At the District of Kitimat Council meeting on Monday, October 1, as part of Mayor Joanne Monaghan’s regular “good news” briefing, she told council that the Kitimat LNG project continues to “progress positively.” The news from Calgary on Tuesday, however, was not as promising.
Both Bloomberg News and the Calgary Herald reported that Apache, which owns 40 per cent of the KM LNG partnership is worried about a recent decision by a rival gas company to sell natural gas to world markets at low North American prices rather than, as been customary up until now, as percentage of the world oil price. That differential gives the North American gas companies a profit in Asia and it is that profit difference that makes Kitimat attractive for LNG projects.
At the council meeting, Monaghan reported, quoting Apache’s Apache’s Manager of Public and Government Affairs Natalie Poole-Moffatt, as saying that Kitimat LNG will be opening a full time community office in downtown Kitimat near the City Centre mall in the near future. Apache says renovations are nearly complete and they will be holding an open house in the near future.
Monaghan said that work on the Kitimat LNG site at Bish Cove continues with blasting to create proper elevation, crushing and sorting of rock and constructing an access route to the forest service road. This summer work began on the two year $25 million upgrades to the old forest service road “which will improve conditions on the road.”
However, in Calgary, the Herald quoted KM LNG vice-president David Calvert as saying “things are going so well that it has been decided to risk spending on clearing ground before completion of the front end engineering and development study and final investment decision.”
But according to several media reports, Calvert told an Energy Roundtable in Calgary on Tuesday that a final go-ahead for Kitimat LNG is not a done deal. the Herald quoted Calvert as saying: “We remain convinced that oil-linked pricing is critical to the viability of our Canadian LNG industry.”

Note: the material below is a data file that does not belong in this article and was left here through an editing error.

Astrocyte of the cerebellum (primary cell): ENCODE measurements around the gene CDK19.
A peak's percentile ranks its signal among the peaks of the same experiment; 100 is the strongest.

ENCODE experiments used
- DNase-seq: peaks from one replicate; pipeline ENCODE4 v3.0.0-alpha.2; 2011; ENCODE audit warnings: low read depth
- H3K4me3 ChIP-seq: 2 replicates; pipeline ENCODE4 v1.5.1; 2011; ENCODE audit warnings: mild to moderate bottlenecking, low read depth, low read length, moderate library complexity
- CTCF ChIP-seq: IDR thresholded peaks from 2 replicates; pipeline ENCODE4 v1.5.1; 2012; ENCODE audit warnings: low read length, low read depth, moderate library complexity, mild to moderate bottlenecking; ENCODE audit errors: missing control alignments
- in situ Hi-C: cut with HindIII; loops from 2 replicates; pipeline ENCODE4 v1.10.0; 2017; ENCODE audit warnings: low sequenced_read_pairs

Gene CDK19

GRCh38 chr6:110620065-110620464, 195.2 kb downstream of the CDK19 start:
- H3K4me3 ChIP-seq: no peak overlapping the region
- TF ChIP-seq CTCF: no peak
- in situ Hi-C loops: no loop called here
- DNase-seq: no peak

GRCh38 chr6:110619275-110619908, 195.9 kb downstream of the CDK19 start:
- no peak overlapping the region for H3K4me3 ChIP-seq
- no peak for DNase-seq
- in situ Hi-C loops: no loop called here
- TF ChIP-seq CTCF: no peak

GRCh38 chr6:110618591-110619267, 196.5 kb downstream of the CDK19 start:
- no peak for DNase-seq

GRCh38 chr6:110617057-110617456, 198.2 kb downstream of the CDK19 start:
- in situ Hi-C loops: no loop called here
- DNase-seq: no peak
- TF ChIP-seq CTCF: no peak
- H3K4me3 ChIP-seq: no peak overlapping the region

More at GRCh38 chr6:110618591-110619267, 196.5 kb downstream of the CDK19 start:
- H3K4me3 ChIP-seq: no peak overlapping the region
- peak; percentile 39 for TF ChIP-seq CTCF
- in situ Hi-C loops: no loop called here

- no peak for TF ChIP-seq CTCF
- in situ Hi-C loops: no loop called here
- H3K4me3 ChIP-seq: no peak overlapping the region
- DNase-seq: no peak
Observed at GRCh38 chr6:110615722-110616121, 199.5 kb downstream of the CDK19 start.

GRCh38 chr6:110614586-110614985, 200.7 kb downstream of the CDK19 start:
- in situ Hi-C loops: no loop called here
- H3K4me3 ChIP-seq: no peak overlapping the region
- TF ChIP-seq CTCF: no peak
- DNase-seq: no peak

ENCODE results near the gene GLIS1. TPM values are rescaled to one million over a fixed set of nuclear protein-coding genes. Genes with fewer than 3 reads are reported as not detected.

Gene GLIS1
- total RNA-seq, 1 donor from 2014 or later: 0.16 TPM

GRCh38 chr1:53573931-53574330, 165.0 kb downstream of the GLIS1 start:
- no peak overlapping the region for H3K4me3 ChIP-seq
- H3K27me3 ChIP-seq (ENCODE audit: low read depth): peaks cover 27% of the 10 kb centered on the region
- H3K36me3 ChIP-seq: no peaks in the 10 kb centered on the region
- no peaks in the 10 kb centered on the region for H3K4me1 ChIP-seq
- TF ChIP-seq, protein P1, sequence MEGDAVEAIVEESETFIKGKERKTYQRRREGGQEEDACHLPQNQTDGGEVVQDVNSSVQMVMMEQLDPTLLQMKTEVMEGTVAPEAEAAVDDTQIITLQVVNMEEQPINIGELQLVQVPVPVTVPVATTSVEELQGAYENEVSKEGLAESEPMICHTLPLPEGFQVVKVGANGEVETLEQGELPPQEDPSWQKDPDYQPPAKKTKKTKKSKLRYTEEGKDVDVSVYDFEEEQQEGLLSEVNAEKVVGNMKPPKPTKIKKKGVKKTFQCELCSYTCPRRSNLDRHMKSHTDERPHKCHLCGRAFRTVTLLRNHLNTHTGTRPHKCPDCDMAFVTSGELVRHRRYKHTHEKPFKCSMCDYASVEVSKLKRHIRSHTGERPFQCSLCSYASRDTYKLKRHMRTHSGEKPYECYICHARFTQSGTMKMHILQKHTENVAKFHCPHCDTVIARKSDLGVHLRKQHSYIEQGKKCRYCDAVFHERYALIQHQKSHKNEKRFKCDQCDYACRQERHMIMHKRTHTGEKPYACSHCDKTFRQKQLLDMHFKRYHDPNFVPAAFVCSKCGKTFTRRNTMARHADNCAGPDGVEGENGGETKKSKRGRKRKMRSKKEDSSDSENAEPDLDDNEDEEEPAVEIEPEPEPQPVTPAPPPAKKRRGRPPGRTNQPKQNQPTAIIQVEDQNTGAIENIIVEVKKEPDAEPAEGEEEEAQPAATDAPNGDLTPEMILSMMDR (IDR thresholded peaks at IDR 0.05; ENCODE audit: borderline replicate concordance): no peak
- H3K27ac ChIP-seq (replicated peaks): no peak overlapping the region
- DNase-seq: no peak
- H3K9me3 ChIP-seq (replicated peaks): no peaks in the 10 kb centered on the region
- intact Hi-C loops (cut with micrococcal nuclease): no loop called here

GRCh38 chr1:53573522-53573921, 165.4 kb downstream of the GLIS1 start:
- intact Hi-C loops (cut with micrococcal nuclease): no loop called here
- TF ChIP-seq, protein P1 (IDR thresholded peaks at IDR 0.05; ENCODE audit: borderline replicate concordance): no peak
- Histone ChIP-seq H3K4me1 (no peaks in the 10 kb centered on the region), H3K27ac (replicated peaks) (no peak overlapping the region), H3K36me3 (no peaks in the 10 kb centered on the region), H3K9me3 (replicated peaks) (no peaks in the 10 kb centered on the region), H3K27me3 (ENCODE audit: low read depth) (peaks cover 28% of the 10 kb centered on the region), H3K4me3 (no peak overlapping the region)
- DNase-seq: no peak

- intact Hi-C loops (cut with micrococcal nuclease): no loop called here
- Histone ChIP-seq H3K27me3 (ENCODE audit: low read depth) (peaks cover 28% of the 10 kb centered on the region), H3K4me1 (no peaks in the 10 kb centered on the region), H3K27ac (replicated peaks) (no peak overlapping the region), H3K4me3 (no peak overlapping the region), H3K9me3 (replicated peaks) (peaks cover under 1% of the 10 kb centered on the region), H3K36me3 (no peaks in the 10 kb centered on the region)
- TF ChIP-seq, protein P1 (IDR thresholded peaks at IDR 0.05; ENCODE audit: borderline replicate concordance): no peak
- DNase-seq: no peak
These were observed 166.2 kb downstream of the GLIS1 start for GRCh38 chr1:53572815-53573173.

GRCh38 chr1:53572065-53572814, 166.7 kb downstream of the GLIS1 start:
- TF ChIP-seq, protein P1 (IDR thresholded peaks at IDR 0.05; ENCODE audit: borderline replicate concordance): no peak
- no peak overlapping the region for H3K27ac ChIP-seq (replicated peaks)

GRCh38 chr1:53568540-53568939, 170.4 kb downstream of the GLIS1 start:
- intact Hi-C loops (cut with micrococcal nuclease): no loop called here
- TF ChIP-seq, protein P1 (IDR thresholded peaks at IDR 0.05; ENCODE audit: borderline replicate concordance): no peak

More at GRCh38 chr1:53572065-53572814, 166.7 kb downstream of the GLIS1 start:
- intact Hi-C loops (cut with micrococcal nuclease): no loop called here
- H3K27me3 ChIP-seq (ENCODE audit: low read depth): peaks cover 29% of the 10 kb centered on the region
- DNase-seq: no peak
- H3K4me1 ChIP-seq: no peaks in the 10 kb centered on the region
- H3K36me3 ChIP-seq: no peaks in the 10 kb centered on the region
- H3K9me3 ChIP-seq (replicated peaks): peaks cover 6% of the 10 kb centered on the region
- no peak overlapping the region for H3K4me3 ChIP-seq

Bloomberg reported that a recent deal by Cheniere Energy Inc. to sell liquefied natural gas based on North American pricing (also known as Henry Hub pricing) means that it is difficult for Apache to find Asian customers to sign the long term LNG contracts needed to make the Kitimat project viable. (Asian LNG prices are based on the “Japan Customs Cleared Price” set by the Japanese government as a percentage of the price of crude oil).
Bloomberg quoted Calvert as saying: “It created quite a ripple through the marketplace,” and Bloomberg said, the Cheniere deal has created “unrealistic expectations.”
Globe and Mail
Canadian gas producers dreaming big – again
Canada losing the race to sell LNG
The Haynesville Shale
Cheniere Deal Hurts Canadian LNG Project
Cheniere is less sensitive to prices given its role as a middleman, while Apache, Encana and EOG are producers, for whom the price is very important. One advantage of Kitimat is its west coast location, but that is only a minor cost advantage over Gulf Coast facilities.
The clock is ticking on Kitimat. It sounds like Asian buyers are sitting on the sidelines waiting for lower prices. Right now the U.S. government is sitting on future LNG approvals pending the release of a study around year-end. If the U.S. approves the pending applications, a proverbial flood of LNG will come to market with Henry Hub-based pricing. At that point Kitimat’s owners will be in a tough spot. Kitimat is vital to B.C., but the economics might not work.
Wall Street Journal
Cheniere Lights a Match in the Gas Market
Minor oil leak at Bish Cove
In a report to District of Kitimat Council, Apache’s Manager of Public and Government Affairs, Natalie Poole-Moffatt, also reported that on September 19, an oil leak was spotted on a piece of heavy equipment at Bish Cove. The report says;
WestCoast Marine was notified and booms were deployed as a preemptive measure in Bish Cove, no machine oil has migrated to Bish Cove. Environmental crews are on site executing a remediation plan. Both the [BC] Provincial Emergency PLan (PEP) and Aboriginal and Northern Affairs Canada were notified of the incident.
The piece of equipment is currently being repaired and will undergo operational tests to ensure the equipment can function without further concern. Environmental staff will remain on the site 24/7 until remediation is complete.